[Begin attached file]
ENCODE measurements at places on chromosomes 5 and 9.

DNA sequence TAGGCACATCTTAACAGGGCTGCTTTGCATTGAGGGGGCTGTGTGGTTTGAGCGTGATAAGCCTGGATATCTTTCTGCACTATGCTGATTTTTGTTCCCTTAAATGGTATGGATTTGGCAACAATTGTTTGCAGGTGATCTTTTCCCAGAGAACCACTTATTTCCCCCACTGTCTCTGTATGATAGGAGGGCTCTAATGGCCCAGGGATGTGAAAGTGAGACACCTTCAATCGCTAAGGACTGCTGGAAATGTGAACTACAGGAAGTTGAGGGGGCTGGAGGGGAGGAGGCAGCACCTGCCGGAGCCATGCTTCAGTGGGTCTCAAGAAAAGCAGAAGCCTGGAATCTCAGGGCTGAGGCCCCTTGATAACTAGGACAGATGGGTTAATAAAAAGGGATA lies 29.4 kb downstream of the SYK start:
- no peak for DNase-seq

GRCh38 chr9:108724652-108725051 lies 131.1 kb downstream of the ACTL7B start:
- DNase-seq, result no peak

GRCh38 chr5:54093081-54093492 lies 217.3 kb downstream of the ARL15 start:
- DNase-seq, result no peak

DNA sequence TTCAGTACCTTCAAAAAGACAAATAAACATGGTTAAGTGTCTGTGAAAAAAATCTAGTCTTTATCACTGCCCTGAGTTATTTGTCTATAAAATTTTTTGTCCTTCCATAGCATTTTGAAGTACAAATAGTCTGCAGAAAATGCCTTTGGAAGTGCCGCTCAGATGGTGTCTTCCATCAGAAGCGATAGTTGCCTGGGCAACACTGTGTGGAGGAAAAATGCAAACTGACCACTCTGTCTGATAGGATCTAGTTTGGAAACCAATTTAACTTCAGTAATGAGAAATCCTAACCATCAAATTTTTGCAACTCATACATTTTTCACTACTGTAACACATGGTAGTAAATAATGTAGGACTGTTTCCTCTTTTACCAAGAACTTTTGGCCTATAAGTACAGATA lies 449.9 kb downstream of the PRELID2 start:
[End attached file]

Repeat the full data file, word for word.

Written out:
ENCODE measurements at places on chromosomes 5 and 9.

DNA sequence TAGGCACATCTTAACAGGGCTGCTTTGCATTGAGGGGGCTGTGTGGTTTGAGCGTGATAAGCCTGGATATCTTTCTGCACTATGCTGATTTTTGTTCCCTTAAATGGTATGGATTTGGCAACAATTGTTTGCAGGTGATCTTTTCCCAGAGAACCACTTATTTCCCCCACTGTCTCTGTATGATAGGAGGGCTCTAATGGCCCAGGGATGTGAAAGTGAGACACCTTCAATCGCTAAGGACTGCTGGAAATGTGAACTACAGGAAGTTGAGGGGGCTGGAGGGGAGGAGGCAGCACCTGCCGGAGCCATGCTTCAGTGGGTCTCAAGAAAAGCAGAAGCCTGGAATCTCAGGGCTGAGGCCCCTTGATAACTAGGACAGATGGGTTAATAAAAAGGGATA lies 29.4 kb downstream of the SYK start:
- no peak for DNase-seq

GRCh38 chr9:108724652-108725051 lies 131.1 kb downstream of the ACTL7B start:
- DNase-seq, result no peak

GRCh38 chr5:54093081-54093492 lies 217.3 kb downstream of the ARL15 start:
- DNase-seq, result no peak

DNA sequence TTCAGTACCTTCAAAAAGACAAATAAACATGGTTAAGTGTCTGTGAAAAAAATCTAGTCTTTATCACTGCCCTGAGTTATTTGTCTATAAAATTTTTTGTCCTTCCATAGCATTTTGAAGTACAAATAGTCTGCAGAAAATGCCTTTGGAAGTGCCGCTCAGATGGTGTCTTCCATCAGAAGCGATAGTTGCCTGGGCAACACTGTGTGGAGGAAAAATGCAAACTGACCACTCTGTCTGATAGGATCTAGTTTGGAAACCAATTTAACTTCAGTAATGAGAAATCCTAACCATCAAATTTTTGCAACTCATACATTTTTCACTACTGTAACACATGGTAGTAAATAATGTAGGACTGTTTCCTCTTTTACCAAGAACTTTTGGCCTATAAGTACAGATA lies 449.9 kb downstream of the PRELID2 start: